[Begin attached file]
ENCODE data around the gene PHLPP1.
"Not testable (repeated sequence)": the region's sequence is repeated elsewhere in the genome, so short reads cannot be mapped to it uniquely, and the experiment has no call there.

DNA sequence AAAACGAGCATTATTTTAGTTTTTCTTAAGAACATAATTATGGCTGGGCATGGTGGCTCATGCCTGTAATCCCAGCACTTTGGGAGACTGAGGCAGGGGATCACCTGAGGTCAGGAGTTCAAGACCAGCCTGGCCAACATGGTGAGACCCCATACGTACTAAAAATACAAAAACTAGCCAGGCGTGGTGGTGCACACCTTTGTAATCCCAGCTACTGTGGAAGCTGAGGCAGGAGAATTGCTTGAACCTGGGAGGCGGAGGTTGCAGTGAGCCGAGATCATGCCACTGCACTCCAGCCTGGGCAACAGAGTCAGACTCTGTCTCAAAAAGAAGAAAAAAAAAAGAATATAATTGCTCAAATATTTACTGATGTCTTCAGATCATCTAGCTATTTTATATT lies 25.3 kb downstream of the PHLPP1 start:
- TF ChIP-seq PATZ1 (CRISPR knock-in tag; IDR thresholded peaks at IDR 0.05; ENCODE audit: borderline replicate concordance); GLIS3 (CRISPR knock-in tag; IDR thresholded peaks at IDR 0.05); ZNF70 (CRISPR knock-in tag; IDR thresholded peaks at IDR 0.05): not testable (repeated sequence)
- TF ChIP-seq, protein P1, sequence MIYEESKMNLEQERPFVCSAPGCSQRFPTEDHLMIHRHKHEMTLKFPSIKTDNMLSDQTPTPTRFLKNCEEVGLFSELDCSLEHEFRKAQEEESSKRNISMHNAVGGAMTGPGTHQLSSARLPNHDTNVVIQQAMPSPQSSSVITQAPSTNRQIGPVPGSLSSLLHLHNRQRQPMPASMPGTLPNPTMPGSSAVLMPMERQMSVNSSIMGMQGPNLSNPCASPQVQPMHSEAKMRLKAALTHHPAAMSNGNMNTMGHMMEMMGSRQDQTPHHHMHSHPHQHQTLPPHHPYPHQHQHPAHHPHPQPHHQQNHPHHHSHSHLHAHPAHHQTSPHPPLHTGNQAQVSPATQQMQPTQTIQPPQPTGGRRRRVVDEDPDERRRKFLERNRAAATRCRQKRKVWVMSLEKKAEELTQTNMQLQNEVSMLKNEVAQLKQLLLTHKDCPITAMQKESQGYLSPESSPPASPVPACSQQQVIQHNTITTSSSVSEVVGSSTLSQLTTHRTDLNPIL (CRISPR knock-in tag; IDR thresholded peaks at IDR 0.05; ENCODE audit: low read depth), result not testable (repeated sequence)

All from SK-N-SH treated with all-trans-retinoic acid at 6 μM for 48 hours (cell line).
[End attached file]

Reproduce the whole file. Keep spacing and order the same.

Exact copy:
ENCODE data around the gene PHLPP1.
"Not testable (repeated sequence)": the region's sequence is repeated elsewhere in the genome, so short reads cannot be mapped to it uniquely, and the experiment has no call there.

DNA sequence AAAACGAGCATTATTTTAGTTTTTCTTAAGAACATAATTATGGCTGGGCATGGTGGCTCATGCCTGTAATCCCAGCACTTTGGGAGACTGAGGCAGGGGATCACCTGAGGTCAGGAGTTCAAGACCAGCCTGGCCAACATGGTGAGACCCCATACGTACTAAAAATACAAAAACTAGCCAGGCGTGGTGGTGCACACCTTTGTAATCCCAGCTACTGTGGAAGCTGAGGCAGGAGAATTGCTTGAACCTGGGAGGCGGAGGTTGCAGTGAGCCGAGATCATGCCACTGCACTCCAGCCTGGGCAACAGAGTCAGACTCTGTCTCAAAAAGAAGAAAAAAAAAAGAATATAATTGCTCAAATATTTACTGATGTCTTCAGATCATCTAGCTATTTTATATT lies 25.3 kb downstream of the PHLPP1 start:
- TF ChIP-seq PATZ1 (CRISPR knock-in tag; IDR thresholded peaks at IDR 0.05; ENCODE audit: borderline replicate concordance); GLIS3 (CRISPR knock-in tag; IDR thresholded peaks at IDR 0.05); ZNF70 (CRISPR knock-in tag; IDR thresholded peaks at IDR 0.05): not testable (repeated sequence)
- TF ChIP-seq, protein P1, sequence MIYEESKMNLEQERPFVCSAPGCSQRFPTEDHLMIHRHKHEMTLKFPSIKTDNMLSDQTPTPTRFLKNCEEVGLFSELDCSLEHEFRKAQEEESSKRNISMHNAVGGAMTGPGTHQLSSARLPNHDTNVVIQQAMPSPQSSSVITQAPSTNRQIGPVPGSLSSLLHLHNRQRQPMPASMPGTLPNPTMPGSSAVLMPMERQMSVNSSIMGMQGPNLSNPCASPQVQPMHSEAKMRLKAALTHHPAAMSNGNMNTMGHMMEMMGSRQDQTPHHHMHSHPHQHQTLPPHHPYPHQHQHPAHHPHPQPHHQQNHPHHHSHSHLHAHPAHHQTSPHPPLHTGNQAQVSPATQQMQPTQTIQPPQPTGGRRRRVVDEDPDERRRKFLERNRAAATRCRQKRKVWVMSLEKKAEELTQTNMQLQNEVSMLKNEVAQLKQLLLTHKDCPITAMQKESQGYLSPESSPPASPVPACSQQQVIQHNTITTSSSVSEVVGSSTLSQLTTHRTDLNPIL (CRISPR knock-in tag; IDR thresholded peaks at IDR 0.05; ENCODE audit: low read depth), result not testable (repeated sequence)

All from SK-N-SH treated with all-trans-retinoic acid at 6 μM for 48 hours (cell line).